Interview with Lloyd Johnston

The Monitoring the Future study (MTF) started 43 years ago, designed and guided by Lloyd Johnston as primary investigator with co-investigators Jerry Bachman and Patrick O’Malley. Annually, MTF gathers and analyses US-national data on adolescent substance use and related factors. A random group of MTF 12th graders is followed into adulthood and surveyed every 2 years to age 29 and every 5 years thereafter, with the oldest cohort currently at age 55.


In a January interview for the Brown University Child and Adolescent Behavior Letter, Johnston talks about long term trends and new developments in substance use.


Generational forgetting, a term coined by the MTF team, may help explain why drug trends come in waves. As new drugs come onto the market and old drugs are reintroduced, young people may not know why they shouldn’t use them. One generation knows about adverse consequences but the next doesn’t.


MTF drew national attention to the large increases in youth tobacco use in the early 1990s. Thanks to major and persistent national efforts to reduce smoking, cigarette use declined and continues to be at low levels in the US.


Perception of risk is often a key indicator of use, more so than perceived availability of a drug. Not in all cases but frequently over the decades, youth seeing a drug as decreasingly harmful has been followed by increases in use.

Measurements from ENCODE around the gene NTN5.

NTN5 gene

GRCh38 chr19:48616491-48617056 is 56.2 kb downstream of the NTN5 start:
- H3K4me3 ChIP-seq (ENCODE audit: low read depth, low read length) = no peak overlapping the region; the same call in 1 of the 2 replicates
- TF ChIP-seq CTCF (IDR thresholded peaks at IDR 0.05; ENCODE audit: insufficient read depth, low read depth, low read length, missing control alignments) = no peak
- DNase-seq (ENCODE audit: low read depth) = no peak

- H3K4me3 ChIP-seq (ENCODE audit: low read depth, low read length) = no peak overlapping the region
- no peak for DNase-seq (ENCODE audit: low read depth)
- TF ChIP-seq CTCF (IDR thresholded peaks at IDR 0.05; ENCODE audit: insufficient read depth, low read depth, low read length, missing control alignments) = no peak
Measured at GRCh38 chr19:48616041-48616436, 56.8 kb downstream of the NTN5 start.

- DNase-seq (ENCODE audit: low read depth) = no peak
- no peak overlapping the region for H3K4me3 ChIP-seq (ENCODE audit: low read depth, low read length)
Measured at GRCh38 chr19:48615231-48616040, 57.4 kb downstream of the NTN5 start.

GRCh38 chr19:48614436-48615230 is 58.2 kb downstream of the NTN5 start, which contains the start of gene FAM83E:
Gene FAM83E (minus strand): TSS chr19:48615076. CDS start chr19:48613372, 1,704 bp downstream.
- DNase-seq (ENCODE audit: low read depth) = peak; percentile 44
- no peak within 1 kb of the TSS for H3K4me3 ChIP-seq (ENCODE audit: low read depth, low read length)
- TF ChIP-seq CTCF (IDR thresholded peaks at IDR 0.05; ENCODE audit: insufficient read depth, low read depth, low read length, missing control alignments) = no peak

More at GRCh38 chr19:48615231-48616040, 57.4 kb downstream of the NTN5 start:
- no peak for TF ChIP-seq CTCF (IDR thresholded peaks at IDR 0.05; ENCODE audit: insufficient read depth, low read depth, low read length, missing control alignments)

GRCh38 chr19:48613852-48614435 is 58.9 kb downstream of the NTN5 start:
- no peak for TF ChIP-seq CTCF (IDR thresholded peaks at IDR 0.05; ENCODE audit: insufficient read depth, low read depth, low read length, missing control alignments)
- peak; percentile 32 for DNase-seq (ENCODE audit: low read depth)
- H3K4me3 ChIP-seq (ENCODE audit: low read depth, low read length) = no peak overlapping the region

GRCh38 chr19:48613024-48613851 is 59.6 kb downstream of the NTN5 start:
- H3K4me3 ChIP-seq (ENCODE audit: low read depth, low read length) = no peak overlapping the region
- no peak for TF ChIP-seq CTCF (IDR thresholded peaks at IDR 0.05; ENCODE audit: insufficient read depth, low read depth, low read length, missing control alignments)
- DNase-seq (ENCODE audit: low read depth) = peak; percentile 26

Marijuana is a complex issue, in part because there isn’t much good research on consequences of use. The perception of risk continues to decline in the absence of evidence-based information on harm and in the presence of increased legalization. Recent analyses of MTF’s longitudinal surveys show links between early marijuana use and later drug use. But generally research on longterm consequences, driving safety, lung health, and other issues is either in its infancy or has not yet been conducted.


Johnston continues his involvement with MTF but has recently passed the primary investigator role to Richard Miech who oversees the youth portion of MTF and John Schulenberg who oversees adult MTF surveys.


The  2017 key findings among 8th, 10th, and 12th graders in the US were released to the press in December and will be available online in the Overview publication at the end of January. MTF is funded by the National Institute on Drug Abuse.